Some interpreters, recognizing the impasse created by appeals to such texts, have looked to broader scriptural themes for an implicit position on abortion or a framework for considering it. Abortion opponents have argued that scriptural themes such as creation as divine gift, the summons to welcome children, and the vision of shalom (part of a “consistent ethic of life”) validate their position. Supporters of abortion/choice have argued for the voluntary and relational character of covenants in the Bible and stressed divine grace and forgiveness for poor decisions. They have also appealed to stewardship of creation and to choice (“choose life”), the former accenting human responsibility, the latter human freedom and liberation.

Critics of stewardship as justification for abortion have argued, however, that biblical stewardship does not include the deliberate destruction of creation, especially of human, or even potentially human, life. And critics of human freedom as justification for abortion point out that scriptural freedom is not absolute, that what is chosen is crucial. Moreover, they contend, liberation in Scripture is freedom from false deities, ideologies, and values, and freedom for joyful, bonded, covenantal service to God and others.

One significant aspect of the discussion is the witness of early Judaism (e.g., Sibylline Oracles, Philo, Josephus) and early Christianity against abortion, despite its absence from the Scriptures that have come down to us. (Rabbinic literature would permit abortion to save the woman’s life.) Certain scriptural images and themes, including some noted above, shaped the symbolic world of Jews and then Christians; opposition to abortion, exposure, and infanticide became an ethical boundary marker for both groups in their pagan cultures. In explaining the biblical summons to love of neighbor, both Did. 2.2 and Barn. 19.5 (ca. 95–135) say, ““Thou shalt not murder a child by abortion.” Subsequent Christian writers echo the prohibition and treat the unborn as “the object of God’s care” (Athenagoras, Plea 35) (See Bonner; Gorman, Abortion.)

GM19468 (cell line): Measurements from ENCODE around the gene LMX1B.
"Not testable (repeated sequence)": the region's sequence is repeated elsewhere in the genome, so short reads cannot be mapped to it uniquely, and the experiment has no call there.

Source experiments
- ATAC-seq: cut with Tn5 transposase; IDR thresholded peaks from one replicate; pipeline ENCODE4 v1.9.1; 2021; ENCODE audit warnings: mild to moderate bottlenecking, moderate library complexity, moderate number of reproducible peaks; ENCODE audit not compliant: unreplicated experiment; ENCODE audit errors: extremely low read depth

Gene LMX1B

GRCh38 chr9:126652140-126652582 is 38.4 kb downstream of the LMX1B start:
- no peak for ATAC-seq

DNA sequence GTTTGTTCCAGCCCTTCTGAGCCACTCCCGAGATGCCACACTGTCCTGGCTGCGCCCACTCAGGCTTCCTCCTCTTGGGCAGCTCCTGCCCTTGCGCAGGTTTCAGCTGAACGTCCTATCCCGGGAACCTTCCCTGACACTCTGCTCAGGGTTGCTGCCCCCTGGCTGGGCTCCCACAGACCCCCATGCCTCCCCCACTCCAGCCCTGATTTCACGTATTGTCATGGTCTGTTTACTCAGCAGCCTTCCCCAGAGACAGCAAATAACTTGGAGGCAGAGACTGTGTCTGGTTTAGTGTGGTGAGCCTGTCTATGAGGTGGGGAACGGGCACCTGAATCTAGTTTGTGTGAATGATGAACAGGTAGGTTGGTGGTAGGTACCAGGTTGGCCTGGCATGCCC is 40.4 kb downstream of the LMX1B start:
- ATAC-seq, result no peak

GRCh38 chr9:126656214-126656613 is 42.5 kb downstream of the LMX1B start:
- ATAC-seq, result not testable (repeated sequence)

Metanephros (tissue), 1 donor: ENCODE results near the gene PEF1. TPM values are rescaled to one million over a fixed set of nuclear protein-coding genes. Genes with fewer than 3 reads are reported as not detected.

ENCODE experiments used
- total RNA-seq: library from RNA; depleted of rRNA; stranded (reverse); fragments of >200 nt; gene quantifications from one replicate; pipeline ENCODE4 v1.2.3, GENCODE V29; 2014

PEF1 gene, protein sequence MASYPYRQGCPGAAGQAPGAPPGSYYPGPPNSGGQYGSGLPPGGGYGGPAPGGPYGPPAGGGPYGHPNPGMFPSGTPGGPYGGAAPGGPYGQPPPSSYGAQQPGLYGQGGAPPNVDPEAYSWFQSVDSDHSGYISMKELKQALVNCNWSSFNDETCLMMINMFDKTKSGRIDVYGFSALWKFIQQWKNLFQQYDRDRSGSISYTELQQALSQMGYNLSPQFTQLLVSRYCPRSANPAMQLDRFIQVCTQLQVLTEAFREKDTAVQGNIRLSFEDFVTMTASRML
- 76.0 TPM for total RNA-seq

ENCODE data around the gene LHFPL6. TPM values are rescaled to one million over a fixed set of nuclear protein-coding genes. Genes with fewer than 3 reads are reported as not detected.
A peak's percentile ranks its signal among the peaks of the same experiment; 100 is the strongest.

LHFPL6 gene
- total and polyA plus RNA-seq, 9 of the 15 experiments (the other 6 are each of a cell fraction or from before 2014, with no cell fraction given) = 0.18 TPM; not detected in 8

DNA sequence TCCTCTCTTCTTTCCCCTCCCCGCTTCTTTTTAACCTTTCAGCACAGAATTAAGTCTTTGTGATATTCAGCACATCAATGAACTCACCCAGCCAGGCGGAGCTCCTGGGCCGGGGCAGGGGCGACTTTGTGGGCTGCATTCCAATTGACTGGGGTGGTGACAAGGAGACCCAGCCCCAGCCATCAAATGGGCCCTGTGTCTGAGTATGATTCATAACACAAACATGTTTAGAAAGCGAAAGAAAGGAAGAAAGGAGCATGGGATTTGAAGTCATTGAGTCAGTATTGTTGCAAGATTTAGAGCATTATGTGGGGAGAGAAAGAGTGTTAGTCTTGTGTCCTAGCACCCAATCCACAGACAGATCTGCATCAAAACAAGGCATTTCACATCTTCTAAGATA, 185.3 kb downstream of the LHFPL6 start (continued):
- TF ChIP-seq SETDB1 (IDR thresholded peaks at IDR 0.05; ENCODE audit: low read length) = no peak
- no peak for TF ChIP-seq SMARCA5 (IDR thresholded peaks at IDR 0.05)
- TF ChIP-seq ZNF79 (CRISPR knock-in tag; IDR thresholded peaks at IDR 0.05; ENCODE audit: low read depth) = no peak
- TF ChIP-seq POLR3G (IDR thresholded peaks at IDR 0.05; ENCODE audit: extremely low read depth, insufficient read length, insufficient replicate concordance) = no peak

This historical witness demonstrates that Scripture can have a key role in the abortion debate even if exegesis alone, still less prooftexting, is insufficient. A hermeneutic is needed that recognizes the difficulty of the issue, expresses pastoral sensitivity, and preserves the basic requirements of covenant faithfulness. Recent work on metathemes in the Bible’s moral vision, individual and corporate baptismal identity, virtue ethics, narrative, and analogy may provide a way forward.

Richard Hays suggests that the NT’s central themes of cross, community, and new creation compel us to reframe abortion so that a problem pregnancy is not merely about an individual’s decision. Rather, it is an occasion for the church to act together in generous, Christlike, sacrificial love to embrace the pregnant woman and her child in utero with spiritual and tangible support. Believers constitute one body (1 Cor. 12)—indeed, a family—and are called to bear one another’s burdens (Rom. 12:5; Gal. 6:2). Such a view does not, however, eliminate personal responsibility, for the believer’s body is not his or her own but God’s, the temple of the Holy Spirit (1 Cor. 6:19–20). It is the locus and means of self-giving love for God and others (Rom. 6; 12:1–2).